There are two implied firewall rules that don’t show up in the Google Cloud Console. Although you cannot delete them, they exist at the lowest possible priority, making them easy to override. One rule denies all ingress traffic with a source (i.e., from anywhere)—a good default. The other allows most egress traffic with a destination of, which may or may not be what you want. It’s imperative to be aware of these implied rules and override them to suit your security requirements.

Network Monitoring

Monitoring is crucial not only for troubleshooting but also for security. Fortunately, monitoring one or more VPCs is quite straightforward.

VPC traffic can be logged as it enters and leaves compute instances. These logs are called VPC Flow Logs. They record information about the TCP and UDP traffic and enable you to monitor the performance and throughput of your network, helping you to better plan your capacity. They can also be used to detect unwanted/hostile traffic or assist in debugging efforts.

You can adjust the logs’ sampling levels from 0% to 100% of traffic. The aggregation time interval, which defaults to 5 seconds, can also be adjusted to give you near real-time log processing capabilities.

Enabling flow logs per subnet is also possible. Because flow logs use Stackdriver Logging, you can add filters to them and even forward them to other services supported by Stackdriver, such as Cloud Pub/Sub for real-time processing and BigQuery for long-term storage.

It is worth understanding how the VPC Flow Logs are generated. Each log entry is made up of aggregated ingress and egress packets on VMs. However, only about 1 in 10 packets are sampled. While this may not be a problem, it needs to be taken into account when planning your security and compliance requirements.

You can also monitor and audit firewall rules using Firewall Rules Logging. This feature can be incredibly helpful in determining whether or not a firewall rule is acting as expected. It can also monitor the amount of traffic that is allowed and denied. For each firewall rule, the logs can quickly be enabled or disabled. As with flow logs, firewall rules logs are sent to Stackdriver Logging, allowing you to take advantage of all the same advanced search, filtering, and exporting capabilities.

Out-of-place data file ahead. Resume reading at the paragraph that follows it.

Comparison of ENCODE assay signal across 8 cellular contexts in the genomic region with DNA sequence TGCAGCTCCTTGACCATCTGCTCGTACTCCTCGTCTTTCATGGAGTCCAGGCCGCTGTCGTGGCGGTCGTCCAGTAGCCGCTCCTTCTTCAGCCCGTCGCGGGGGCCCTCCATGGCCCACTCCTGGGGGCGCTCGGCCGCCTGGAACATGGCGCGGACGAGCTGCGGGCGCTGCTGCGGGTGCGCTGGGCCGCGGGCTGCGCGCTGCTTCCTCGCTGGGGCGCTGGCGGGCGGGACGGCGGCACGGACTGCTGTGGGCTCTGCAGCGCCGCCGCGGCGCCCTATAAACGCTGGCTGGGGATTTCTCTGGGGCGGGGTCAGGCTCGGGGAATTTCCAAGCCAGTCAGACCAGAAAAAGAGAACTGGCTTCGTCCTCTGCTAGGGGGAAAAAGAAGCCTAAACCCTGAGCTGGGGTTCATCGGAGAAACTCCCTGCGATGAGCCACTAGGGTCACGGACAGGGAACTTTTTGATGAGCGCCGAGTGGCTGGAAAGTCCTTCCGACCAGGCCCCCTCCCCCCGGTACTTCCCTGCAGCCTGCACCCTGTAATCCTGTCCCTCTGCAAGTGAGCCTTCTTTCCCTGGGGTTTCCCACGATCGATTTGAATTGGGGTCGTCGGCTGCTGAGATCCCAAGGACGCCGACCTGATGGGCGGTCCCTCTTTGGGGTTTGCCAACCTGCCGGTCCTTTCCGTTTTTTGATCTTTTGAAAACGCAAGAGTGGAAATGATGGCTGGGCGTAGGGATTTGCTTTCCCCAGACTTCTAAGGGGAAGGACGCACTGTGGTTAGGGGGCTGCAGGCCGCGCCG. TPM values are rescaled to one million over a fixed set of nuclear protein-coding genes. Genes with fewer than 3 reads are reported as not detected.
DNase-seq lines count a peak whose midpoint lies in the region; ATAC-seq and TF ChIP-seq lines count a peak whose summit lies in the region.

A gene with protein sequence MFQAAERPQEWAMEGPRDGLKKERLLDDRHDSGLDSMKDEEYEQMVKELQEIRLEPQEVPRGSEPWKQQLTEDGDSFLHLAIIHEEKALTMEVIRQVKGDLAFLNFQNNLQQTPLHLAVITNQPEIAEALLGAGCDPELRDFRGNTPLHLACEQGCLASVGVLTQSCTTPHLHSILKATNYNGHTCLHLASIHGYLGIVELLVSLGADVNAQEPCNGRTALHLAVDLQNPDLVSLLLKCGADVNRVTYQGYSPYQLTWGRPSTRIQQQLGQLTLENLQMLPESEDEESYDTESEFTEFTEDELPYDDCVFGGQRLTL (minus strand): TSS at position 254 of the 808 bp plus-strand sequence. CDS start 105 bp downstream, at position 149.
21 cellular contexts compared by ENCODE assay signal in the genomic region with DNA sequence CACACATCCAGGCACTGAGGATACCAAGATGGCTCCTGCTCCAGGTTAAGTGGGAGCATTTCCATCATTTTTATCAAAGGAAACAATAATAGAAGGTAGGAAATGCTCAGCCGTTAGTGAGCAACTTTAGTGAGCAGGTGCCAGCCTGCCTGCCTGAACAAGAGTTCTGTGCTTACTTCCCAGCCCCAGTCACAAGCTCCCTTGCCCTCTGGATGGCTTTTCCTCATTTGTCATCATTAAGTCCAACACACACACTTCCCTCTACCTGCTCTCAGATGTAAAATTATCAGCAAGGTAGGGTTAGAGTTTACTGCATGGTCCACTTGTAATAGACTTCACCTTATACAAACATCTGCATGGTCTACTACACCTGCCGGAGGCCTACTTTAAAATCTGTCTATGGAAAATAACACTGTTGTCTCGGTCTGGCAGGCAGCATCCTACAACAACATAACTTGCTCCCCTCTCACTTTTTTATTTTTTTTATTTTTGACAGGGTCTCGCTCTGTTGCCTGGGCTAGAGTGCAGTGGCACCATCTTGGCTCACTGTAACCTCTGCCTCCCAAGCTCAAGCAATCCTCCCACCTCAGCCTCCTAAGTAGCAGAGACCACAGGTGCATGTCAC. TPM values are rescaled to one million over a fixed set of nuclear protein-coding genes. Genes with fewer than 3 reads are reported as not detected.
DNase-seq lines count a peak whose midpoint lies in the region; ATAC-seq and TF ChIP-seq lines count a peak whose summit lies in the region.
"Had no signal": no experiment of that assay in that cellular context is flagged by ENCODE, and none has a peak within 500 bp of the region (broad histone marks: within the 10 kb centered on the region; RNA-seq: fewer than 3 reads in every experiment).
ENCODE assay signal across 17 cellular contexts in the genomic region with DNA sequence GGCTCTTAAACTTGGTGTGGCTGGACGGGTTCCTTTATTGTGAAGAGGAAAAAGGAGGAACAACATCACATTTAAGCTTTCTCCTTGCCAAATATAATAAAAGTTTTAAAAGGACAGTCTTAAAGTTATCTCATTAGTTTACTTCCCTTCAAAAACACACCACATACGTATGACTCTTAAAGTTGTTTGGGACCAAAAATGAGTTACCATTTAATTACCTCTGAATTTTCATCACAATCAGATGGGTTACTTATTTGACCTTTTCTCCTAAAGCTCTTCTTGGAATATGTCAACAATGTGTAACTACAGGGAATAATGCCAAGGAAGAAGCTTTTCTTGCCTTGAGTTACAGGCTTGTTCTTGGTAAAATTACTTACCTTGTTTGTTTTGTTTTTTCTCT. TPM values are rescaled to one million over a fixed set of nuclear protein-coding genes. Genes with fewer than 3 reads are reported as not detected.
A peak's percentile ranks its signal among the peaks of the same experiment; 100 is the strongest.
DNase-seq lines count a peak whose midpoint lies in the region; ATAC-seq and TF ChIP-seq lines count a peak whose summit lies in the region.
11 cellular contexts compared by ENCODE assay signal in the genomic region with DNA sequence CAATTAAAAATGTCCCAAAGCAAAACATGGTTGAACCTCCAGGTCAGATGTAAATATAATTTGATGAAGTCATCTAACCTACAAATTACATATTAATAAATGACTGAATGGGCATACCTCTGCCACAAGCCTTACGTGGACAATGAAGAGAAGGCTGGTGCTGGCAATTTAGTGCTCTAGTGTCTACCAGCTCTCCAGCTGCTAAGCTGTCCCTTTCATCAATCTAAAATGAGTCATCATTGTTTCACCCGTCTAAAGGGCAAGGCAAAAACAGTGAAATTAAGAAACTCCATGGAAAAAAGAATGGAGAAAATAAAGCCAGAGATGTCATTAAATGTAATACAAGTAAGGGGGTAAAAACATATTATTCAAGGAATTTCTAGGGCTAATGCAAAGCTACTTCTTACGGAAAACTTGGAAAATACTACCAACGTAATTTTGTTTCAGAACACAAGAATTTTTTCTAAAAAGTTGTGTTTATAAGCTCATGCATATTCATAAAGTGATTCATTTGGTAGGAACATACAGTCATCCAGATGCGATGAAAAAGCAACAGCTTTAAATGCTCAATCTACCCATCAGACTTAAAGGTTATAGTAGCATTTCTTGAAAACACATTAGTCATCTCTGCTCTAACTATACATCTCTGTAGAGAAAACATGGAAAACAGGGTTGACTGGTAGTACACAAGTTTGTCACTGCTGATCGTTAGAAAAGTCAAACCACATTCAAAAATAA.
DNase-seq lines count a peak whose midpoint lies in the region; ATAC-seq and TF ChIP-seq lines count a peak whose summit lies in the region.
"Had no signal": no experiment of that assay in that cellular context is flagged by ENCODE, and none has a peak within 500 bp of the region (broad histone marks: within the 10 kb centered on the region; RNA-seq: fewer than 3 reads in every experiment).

Best Practices

It is worth the effort to use these capabilities and monitor traffic as part of your daily workflows, whether via the native GCP products or by connecting them into your SIEM/SOC. Even better is to integrate them with your web security solution(s).

A common security mistake is to only pay attention to traffic that has been blocked; indeed, many security solutions only report the requests that were identified as hostile. However, when diagnosing a traffic issue, it is frequently valuable to examine all incoming requests (passed and blocked), and their disposition. Comparing blocked requests to those that are passed allows you to understand exactly how traffic is being processed, and can help diagnose traffic issues that otherwise could be difficult to understand.

A few security solutions provide this capability out of the box. Reblaze displays all incoming requests and their disposition in real time, and also streams its data into Google Cloud Security Command Center. It stores all traffic data in BigQuery, thus providing comprehensive historical logs.

Network Address Translation (NAT) in GCP

As previously mentioned, it’s often necessary to prevent virtual machines from accessing the internet directly—either for security or compliance reasons, or to have a static list of public IPs that your partners and clients can use to whitelist your traffic.

Instead of having to manage additional virtual machines to perform network address translation, GCP provides Cloud NAT, a managed, scalable, high-performance service that addresses this exact need. And, by using a managed service, your share of responsibility decreases. You don’t have to harden and secure VMs running at the edge of your network or shoulder a maintenance and operational burden.

Please note that a single Cloud NAT can have multiple public IP addresses and subnets, but it belongs to a single region. For networks with multiple regions requiring NAT, at least one Cloud NAT must be created per region.

Connecting Networks